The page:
Get our free email newsletter with just one click

Cosi fan tutte review at Coliseum London

by -

Steven Stead directs this purposeful revival of Matthew Warchus’s 2002 production, which places the classic comedy of ambiguity in an early twentieth century setting, with Laura Hopkins’s designs adding surrealist touches. The production’s sole flaw is to have jettisoned Mozart’s choruses without so much as a by your leave. That’s really not on in a major opera company.

The rest is intelligent and witty, especially as played by this classy cast. Gregory Turay’s Ferrando suffers from mottled tone but is attractively sung and acted. Mark Stone – whose addition to the company has proved a real boost – is a canny and likeable Guglielmo.

As their lovers, Cara O’Sullivan is funny and ebullient as Fiordiligi and also sings heroically – her Per pieta is a true highlight. Anne Marie Gibbons is equally precise and personable as Dorabella.

But it’s the two manipulators of this refined yet painful comedy of the human heart that win the most tricks. Robert Poulton’s savvy, seen-it-all Alfonso is a joy, while Lillian Watson remains the most stylish Despina around today. They and the rest of the cast see to it that much of Jeremy Sams’s clever translation bounces out into the auditorium.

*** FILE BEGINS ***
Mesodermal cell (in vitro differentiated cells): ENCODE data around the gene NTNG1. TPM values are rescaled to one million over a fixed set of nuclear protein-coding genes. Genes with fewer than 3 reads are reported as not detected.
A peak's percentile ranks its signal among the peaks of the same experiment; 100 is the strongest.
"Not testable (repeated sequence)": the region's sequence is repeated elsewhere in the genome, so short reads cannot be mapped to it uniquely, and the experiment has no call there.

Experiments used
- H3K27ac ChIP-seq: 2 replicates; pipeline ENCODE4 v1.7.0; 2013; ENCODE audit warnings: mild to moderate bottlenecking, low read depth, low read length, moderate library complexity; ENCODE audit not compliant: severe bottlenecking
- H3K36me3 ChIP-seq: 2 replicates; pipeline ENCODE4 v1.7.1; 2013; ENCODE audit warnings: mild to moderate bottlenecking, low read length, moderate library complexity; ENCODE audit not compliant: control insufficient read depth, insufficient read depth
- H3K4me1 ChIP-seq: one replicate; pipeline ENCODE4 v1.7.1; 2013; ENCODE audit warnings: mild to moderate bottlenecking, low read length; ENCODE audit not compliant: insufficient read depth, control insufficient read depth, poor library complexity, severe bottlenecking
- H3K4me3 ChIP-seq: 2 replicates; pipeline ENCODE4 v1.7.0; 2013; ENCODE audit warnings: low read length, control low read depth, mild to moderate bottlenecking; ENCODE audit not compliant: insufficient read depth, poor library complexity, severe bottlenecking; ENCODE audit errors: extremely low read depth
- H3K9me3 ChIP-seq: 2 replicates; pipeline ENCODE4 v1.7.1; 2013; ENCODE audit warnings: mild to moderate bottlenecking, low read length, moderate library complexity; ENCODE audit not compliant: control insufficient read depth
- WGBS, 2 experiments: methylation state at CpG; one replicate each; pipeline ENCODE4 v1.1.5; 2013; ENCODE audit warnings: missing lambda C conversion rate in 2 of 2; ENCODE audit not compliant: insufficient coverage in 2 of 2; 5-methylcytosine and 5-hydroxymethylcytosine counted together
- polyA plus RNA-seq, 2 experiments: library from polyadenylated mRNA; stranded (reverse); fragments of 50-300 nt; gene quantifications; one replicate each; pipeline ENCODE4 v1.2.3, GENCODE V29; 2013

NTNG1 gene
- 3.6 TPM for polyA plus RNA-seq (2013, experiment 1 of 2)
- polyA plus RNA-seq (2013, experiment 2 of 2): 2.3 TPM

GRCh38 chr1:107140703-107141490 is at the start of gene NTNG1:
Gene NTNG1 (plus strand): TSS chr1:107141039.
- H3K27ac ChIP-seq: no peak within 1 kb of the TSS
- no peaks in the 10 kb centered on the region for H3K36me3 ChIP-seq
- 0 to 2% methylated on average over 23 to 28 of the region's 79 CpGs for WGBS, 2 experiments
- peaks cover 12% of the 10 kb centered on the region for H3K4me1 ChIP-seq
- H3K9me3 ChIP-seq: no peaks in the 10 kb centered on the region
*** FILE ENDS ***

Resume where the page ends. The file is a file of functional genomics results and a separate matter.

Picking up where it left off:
The gifted young conductor Edward Gardner is at the helm. Though his tempi are occasionally on the fast side, which doesn’t always allow Mozart’s notes to register clearly, he maintains an exhilarating sense of momentum on this highly enjoyable musical journey.

Production Information

Coliseum, London, May 26-June 24

Matthew Warchus/Steven Stead
English National Opera
Cast includes
Cara O’Sullivan, Anne Marie Gibbons, Lillian Watson, Gregory Turay, Mark Stone, Robert Poulton
Running time
3hrs 15mins

We need your help…

When you subscribe to The Stage, you’re investing in our journalism. And our journalism is invested in supporting theatre and the performing arts.

The Stage is a family business, operated by the same family since we were founded in 1880. We do not receive government funding. We are not owned by a large corporation. Our editorial is not dictated by ticket sales.

We are fully independent, but this means we rely on revenue from readers to survive.

Help us continue to report on great work across the UK, champion new talent and keep up our investigative journalism that holds the powerful to account. Your subscription helps ensure our journalism can continue.

Subscribers to The Stage get 10% off The Stage Tickets’ price